The base angle theorem says if two sides of a triangle are congruent, then the angles opposite those sides must also be congruent. The converse is also true. If two angles of a triangle are congruent, then the opposite sides must be also be congruent.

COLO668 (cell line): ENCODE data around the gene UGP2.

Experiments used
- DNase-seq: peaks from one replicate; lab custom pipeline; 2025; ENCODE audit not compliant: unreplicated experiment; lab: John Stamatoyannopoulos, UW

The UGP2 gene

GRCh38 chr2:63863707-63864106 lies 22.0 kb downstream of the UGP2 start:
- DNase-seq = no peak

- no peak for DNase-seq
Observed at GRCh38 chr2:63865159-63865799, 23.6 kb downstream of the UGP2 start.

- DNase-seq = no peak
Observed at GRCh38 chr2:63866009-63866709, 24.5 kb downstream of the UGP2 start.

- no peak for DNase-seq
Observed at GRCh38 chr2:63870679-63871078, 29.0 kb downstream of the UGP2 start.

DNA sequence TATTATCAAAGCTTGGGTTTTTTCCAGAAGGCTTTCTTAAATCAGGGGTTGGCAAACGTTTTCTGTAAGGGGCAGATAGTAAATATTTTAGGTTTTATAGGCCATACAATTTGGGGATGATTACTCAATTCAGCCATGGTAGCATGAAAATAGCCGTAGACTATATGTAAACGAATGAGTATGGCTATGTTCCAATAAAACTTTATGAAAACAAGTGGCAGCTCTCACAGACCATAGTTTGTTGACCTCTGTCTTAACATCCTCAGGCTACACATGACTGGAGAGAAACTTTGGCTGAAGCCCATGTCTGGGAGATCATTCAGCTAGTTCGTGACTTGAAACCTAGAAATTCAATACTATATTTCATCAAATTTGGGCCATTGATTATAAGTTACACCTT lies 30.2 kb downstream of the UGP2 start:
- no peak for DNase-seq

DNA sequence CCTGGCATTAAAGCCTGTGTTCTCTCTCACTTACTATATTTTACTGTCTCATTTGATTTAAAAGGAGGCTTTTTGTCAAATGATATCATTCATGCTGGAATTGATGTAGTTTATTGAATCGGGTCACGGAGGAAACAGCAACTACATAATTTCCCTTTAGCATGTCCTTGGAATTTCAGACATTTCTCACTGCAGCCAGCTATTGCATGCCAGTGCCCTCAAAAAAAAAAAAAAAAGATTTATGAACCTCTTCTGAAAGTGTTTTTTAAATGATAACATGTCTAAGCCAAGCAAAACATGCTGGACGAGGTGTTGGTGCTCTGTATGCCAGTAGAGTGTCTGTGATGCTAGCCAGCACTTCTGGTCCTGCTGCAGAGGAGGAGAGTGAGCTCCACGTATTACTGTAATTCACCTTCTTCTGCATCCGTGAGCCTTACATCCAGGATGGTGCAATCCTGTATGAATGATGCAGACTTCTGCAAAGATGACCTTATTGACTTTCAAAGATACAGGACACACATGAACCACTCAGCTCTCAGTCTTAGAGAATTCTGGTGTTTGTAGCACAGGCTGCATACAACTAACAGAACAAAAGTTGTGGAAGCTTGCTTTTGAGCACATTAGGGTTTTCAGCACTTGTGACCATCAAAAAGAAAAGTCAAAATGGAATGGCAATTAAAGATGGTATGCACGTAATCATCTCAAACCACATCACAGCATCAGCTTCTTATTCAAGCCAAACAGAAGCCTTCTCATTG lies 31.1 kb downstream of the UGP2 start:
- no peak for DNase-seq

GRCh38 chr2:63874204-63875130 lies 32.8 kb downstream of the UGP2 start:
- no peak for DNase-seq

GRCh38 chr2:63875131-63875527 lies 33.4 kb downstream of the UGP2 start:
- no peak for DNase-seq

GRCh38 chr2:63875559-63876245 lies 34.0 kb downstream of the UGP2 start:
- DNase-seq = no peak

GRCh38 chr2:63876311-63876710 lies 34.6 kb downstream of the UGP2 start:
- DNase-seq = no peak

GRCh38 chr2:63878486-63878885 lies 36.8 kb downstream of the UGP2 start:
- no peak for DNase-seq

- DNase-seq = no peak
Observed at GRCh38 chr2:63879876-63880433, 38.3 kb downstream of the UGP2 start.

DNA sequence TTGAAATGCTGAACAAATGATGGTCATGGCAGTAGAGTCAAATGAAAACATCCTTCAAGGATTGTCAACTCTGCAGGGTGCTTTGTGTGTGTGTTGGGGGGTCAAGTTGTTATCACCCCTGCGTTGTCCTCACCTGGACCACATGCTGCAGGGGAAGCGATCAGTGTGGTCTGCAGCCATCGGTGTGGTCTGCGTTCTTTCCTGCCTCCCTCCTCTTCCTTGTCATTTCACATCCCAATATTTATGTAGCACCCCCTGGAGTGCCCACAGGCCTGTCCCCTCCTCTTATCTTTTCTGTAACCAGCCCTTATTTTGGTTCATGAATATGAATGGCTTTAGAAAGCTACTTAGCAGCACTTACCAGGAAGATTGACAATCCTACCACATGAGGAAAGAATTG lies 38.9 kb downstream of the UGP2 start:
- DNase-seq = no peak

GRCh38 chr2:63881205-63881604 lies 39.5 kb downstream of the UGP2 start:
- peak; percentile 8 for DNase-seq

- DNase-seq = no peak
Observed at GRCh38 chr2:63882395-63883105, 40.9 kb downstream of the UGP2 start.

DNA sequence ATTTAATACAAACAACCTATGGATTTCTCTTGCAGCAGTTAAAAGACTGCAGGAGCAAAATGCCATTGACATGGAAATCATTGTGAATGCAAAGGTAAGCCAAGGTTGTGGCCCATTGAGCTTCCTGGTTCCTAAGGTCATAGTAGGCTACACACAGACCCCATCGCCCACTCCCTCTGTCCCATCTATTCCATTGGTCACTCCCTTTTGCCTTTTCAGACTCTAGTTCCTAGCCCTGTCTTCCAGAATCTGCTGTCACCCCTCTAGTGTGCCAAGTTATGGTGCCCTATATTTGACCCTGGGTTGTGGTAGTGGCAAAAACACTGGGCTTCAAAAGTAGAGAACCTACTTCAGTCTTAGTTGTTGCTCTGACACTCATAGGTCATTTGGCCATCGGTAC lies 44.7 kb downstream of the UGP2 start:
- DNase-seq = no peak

The base angle theorem applies both to isosceles triangles, where two sides are congruent, and to equilateral triangles, where all three sides are congruent. While an equilateral triangle is symmetrical in all three directions, a triangle with only two congruent sides has only one axis of symmetry, which bisects both the noncongruent angle and the noncongruent side and divides the triangle into two congruent right triangles.